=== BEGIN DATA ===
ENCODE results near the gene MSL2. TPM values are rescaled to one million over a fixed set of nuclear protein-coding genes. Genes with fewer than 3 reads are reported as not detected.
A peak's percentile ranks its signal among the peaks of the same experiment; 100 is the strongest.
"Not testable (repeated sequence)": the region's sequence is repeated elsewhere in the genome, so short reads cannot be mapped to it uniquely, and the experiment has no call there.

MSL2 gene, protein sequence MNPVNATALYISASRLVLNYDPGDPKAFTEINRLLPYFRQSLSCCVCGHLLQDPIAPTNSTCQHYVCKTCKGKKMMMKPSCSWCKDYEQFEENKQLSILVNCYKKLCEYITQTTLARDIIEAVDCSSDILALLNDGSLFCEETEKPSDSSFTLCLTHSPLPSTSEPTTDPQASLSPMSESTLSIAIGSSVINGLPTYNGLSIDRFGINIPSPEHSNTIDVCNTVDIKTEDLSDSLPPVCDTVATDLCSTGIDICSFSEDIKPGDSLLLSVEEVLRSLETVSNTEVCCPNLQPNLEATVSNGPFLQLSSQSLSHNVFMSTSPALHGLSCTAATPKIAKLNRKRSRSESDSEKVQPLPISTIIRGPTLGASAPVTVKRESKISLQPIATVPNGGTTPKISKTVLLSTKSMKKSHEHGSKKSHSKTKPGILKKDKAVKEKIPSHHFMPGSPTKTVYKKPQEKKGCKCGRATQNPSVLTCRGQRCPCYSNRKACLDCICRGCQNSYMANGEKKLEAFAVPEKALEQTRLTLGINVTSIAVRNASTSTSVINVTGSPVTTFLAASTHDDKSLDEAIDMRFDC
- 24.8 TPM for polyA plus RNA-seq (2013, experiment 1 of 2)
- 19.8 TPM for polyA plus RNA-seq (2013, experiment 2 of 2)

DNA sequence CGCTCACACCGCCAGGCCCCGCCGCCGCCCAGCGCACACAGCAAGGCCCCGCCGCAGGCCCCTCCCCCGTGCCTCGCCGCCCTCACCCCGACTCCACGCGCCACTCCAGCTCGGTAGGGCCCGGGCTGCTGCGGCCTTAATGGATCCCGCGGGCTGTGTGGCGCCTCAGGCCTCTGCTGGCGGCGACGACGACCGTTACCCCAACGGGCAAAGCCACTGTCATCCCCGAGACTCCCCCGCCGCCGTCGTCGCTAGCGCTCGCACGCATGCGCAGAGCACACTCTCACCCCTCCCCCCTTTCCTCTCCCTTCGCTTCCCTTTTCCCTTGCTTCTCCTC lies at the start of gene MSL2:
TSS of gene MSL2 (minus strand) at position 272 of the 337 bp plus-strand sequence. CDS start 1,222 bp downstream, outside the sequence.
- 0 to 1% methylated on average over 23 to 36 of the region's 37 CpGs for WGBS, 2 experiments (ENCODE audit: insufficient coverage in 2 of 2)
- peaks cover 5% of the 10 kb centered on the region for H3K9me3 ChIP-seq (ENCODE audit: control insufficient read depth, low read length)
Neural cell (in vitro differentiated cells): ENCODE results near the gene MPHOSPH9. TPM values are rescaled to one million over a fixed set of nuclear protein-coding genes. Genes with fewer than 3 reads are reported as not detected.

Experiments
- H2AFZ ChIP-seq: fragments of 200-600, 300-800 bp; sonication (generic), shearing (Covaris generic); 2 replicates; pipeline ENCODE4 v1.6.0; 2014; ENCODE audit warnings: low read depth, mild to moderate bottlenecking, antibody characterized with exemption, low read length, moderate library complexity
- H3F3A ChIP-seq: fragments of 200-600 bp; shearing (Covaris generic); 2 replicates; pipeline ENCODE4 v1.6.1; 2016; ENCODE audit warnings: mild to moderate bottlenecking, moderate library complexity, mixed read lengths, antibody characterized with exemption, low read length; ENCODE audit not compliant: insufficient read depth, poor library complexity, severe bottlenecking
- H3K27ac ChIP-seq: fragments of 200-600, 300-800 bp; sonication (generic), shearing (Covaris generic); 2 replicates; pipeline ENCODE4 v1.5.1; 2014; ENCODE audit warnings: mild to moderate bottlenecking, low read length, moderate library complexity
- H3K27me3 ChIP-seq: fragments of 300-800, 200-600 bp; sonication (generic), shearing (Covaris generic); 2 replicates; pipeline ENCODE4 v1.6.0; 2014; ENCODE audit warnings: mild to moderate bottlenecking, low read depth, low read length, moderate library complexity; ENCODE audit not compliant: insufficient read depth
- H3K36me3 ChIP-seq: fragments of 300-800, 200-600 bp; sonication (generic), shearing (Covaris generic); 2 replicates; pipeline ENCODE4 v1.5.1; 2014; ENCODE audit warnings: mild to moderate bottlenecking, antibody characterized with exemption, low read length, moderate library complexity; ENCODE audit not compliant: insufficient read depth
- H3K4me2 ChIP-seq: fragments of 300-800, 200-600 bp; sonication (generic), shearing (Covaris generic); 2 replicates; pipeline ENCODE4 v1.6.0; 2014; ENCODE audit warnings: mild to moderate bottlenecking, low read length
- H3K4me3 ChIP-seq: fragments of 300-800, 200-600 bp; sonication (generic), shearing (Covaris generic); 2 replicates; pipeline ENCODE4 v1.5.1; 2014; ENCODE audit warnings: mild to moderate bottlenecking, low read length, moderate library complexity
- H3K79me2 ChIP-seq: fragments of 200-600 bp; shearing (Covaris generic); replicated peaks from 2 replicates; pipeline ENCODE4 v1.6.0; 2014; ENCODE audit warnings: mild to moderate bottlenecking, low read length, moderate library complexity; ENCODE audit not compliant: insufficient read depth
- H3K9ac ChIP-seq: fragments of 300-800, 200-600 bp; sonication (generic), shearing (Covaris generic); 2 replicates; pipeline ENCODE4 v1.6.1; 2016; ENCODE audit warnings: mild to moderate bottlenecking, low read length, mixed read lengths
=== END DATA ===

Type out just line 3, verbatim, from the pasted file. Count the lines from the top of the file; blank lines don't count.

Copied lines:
"Not testable (repeated sequence)": the region's sequence is repeated elsewhere in the genome, so short reads cannot be mapped to it uniquely, and the experiment has no call there.